largely met the local hospital‟s needs and focused on the practical
aspects of nursing.
 The graduates from the Tabriz school contributed significantly to the
distribution of ideas emanating from the American model of nursing.
 It remained the only nursing program in Iran until 1935 when the
government established four new nursing schools: in Mashhad, Shiraz,
Rasht and Tehran.
 The graduates of these schools were called „doctor assistants‟, in
recognition of the then-accepted view of nurses as handmaidens, and
doctors as holding a superior place in the community.
History Of Modern Nursing Education In Iran
 Over the years, under the influence of British trained
nurses, Iranian‟s nursing education system underwent a
gradual shift from the American nursing model to the
British nursing model.
 During this time, the influence of British nursing practice
on the Iranian nursing profession was profound and far
 As with their colleagues in western countries, the nurses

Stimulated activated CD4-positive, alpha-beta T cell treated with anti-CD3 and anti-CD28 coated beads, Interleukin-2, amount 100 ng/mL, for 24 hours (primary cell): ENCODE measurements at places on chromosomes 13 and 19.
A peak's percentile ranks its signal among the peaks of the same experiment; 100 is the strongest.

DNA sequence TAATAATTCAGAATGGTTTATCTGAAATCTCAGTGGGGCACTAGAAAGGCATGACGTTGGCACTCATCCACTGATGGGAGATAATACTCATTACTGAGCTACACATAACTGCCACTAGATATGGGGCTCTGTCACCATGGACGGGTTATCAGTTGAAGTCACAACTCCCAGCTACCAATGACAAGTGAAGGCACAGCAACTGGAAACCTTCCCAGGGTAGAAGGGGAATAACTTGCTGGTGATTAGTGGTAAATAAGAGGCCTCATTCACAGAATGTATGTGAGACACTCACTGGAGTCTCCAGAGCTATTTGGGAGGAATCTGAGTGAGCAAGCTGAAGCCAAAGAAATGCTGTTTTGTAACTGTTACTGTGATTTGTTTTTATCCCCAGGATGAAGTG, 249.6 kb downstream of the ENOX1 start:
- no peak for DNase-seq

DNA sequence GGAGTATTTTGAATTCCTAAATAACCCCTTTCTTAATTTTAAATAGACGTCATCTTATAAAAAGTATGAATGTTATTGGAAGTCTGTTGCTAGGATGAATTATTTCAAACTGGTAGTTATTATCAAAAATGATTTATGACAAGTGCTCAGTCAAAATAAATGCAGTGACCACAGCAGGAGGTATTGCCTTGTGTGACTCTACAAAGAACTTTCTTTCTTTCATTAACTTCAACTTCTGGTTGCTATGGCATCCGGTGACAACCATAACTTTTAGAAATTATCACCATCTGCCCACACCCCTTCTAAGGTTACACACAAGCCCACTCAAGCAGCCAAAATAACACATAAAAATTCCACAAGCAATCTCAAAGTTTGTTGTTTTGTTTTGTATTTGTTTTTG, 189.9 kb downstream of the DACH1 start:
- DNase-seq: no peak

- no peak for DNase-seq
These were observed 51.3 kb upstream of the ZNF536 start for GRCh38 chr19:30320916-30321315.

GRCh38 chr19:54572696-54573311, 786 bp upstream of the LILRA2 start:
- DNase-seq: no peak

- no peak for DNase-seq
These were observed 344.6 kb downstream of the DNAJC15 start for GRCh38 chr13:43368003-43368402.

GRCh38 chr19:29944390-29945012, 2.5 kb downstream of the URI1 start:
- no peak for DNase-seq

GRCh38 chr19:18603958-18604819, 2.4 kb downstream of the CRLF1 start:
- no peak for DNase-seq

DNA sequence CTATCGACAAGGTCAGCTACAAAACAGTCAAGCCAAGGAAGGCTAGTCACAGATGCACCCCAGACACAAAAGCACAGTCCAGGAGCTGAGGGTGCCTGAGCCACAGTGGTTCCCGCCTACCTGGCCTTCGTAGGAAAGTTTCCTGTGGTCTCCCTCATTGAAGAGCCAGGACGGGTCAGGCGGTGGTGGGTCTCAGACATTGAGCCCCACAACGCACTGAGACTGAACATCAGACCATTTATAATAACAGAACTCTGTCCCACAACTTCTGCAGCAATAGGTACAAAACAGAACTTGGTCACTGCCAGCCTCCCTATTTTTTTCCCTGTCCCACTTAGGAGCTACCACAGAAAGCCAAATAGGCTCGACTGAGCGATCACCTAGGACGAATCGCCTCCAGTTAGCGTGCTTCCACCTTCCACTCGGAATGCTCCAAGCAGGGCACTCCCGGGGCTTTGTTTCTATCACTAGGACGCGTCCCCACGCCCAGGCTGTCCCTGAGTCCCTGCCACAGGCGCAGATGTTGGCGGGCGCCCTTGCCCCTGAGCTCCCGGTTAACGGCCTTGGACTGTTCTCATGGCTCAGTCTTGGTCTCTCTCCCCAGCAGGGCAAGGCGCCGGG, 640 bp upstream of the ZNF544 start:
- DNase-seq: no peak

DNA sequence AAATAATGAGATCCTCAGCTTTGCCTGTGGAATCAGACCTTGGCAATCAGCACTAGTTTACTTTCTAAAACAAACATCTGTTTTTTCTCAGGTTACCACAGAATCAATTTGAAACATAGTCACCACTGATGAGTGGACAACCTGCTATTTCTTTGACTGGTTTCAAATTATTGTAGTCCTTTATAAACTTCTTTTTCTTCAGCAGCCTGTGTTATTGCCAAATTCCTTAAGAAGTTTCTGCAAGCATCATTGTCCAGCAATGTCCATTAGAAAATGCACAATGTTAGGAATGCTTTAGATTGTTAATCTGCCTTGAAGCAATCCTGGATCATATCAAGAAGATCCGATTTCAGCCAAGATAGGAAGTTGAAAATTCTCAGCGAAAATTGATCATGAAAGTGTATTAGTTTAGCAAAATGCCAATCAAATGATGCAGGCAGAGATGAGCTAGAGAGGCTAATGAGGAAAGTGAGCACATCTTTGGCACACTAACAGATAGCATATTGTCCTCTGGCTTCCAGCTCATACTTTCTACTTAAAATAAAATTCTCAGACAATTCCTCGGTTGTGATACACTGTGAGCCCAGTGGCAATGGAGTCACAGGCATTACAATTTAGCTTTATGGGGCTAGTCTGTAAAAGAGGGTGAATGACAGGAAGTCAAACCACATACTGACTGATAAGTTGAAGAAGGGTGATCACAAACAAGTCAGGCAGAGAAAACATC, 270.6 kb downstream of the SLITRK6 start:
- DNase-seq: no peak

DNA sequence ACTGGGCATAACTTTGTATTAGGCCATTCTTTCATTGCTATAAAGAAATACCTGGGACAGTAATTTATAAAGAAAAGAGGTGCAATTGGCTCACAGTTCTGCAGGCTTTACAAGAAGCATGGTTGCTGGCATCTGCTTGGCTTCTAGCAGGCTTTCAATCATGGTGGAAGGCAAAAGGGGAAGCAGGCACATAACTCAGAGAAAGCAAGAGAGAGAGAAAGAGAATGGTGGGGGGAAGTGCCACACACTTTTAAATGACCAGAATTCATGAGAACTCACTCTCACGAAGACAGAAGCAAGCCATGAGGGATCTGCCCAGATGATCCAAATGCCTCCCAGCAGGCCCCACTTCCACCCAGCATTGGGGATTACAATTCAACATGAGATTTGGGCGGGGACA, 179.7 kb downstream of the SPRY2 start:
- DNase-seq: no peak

who trained under this system were influenced by Florence
Nightingale who had had a major impact upon nursing
History Of Modern Nursing Education In Iran
 The Islamic revolution and its subsequent „„Cultural Revolution‟‟
brought about many changes in the higher education system.
 The nursing education scheme, largely based upon the British
system, was replaced by a reconstructed academic system, and
nursing curricula were revised.
 At the time, some nursing schools were affiliated to the Ministry of
Culture & Higher Education [MCHE] (now the Ministry of
Science, Research & Technology [MSRT]), while some were
affiliated to the Ministry of Health (MoH).
 During this period, there was an increased demand for practical
nurses due to the Iran–Iraq war and an acute shortage in skilled